There is no viable military solution to turn Iraq into a stable, US friendly nation. There is no viable military solution to turn Iraq into a stable nation. None, nada, no way. As Steve points out, control of Iraq oil and US permanent bases only makes the situation worse and both must be abandoned, and it’s better if we do this willingly and not wait until the day we’re forced to flee as we did in Vietnam. A necessary act that could have had a better payoff for the US a year or so ago than it will now or in the future, but nevertheless, still necessary. Renounce all claims to any intent or designs on Iraqi oil and land for permanent bases is one demand the left should push for. The reasons for this are twofold. First, it differentiates Democrats from GWB. Second, the people in Iraq will never believe anything anyone in the US says if there is not strong public support in the US not to remain and profit from Iraq. Unless Democrats call for this and voters endorse it in the 2006 elections, they won’t believe that the commitment is sincere regardless if GWB is forced into it or later when DEM in the WH promises it. And anyone that still thinks GWB has a chance in Iraq should ponder this:
The second-highest diplomat at the United States Embassy in Baghdad is one of the anonymous government officials cited in an Aug. 4 indictment as having provided classified information to an employee of a pro-Israel lobbying group, people who have been officially briefed on the case said Wednesday. David M. Satterfield, deputy chief of the United States mission in Baghdad, is accused of giving classified information to a pro-Israel lobbyist. nytimes
That’s on a par with sending Bolton to the UN. (Note: Wes Clark’s three-prong approach isn’t worth considering. There is nobody in Iraq to negotiate with who can resolve anything; the rest of the world may recognize that Iraq is a problem for all of us but they ain’t gonna rush in and do the heavy lifting and kick in lots of money to save GWB’s or our ass. Juan Cole formulation is elegant, but no more practical.)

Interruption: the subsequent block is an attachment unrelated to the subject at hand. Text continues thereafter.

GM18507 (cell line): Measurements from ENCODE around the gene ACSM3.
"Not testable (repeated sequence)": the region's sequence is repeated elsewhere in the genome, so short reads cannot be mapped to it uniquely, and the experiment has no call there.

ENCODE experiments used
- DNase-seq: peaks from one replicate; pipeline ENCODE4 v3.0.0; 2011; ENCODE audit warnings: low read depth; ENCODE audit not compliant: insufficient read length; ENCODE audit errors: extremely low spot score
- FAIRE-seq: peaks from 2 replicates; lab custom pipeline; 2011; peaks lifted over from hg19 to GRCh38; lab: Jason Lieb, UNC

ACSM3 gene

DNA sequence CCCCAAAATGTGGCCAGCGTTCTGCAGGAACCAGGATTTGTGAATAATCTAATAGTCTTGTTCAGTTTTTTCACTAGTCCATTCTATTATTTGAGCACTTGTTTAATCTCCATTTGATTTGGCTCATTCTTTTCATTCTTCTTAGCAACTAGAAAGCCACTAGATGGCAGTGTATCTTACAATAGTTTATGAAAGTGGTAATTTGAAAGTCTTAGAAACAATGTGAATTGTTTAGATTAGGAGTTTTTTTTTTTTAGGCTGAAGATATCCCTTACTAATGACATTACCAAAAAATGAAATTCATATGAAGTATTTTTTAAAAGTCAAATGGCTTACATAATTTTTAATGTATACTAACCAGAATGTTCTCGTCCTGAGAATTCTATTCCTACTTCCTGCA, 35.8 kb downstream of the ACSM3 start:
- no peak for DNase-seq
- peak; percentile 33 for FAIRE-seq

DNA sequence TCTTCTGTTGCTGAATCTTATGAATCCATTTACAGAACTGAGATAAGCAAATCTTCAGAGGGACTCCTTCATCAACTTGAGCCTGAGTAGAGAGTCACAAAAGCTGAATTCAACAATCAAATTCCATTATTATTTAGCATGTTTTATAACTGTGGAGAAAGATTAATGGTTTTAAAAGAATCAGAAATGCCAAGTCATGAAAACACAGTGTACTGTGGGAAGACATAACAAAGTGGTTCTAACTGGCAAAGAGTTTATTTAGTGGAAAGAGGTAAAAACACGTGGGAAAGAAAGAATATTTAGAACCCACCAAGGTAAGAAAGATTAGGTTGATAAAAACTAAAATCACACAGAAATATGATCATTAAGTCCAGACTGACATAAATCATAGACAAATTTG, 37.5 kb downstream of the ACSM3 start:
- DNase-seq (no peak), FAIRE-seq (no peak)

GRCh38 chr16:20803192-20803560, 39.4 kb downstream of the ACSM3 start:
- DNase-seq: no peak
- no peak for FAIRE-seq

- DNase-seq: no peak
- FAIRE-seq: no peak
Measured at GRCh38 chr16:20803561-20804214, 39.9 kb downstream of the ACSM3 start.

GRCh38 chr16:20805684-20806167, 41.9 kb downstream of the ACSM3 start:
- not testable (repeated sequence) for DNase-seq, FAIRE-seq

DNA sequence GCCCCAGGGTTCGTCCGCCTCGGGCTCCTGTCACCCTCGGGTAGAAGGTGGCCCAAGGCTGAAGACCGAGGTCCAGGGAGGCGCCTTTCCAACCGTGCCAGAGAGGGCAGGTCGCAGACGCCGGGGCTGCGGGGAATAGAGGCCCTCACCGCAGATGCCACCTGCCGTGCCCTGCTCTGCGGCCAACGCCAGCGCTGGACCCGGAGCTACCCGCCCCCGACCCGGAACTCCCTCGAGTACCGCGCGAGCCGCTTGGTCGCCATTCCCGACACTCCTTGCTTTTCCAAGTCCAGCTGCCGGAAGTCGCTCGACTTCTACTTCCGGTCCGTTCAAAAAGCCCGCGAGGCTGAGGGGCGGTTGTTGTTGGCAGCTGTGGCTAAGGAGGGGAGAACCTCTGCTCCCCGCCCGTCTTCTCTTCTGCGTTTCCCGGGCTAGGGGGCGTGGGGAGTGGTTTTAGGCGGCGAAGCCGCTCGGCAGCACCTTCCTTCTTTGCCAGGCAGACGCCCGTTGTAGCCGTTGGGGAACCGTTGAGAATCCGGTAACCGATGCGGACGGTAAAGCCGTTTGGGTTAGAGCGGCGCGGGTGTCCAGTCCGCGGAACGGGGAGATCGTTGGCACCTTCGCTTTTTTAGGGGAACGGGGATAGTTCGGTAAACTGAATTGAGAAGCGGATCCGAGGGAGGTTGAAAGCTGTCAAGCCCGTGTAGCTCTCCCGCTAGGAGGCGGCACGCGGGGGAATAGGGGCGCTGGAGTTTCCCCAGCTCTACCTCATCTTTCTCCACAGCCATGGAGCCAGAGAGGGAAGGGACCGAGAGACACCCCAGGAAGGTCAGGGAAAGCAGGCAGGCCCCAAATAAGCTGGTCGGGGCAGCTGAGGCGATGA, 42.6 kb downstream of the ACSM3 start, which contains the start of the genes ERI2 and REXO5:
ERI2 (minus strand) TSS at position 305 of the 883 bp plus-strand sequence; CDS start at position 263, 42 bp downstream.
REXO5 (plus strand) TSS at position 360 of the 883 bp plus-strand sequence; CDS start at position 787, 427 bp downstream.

Fixing Iraq is a problem for Iraqis. They aren’t stupid. They understand their cultures and the challenges they face far better than we could ever hope to. However, we cannot ignore the physical damage and destruction that we have inflicted on the country. And how that has rippled out through the country and made the internal strife that much more difficult to resolve in a short period of time. I don’t know if they want a democracy or even want to continue to exist as a single nation. They may not know that either. What they need is time and calm to sort through all of this and decide what they want. And time and calm are exactly what they don’t have right now.
A Washington or Mandela of Iraq has not yet emerged. May never emerge. But one thing the US could do is recommend that Iraq kick Chalabi out and ship him to England as penance for Blair’s role in this mess. Beyond that is there any way the US could facilitate a period of calm in Iraq?
Guns or butter? The guns didn’t work; so, our only option is hoomis. Money doesn’t solve everything, but it can buy a shitload of goodwill. Time for an Iraq triangle – everybody retreat to your own corner. Shia, Sunnis and Kurds time for you to make your own corner work. Do it your way, and generous US assistance will be available if you all would agree to a few conditions:
1) Assess the cost of fixing the infrastructure that the US destroyed – the UN and human rights organizations may be willing to assist with this. The reconstruction estimates will be reviewed by US construction contracting experts for reasonableness (anyone involved with Halliburton et al. and US government contracting procurement agents that played any role in awarding Halliburton contracts in Iraq will be banned from the process). The US will pay the bill in the form of grants that are released as the work can be performed. If the Iraqi people don’t see improvements in electricity, water and roads or don’t see their citizens employed in reconstruction, it’s their problem, not ours.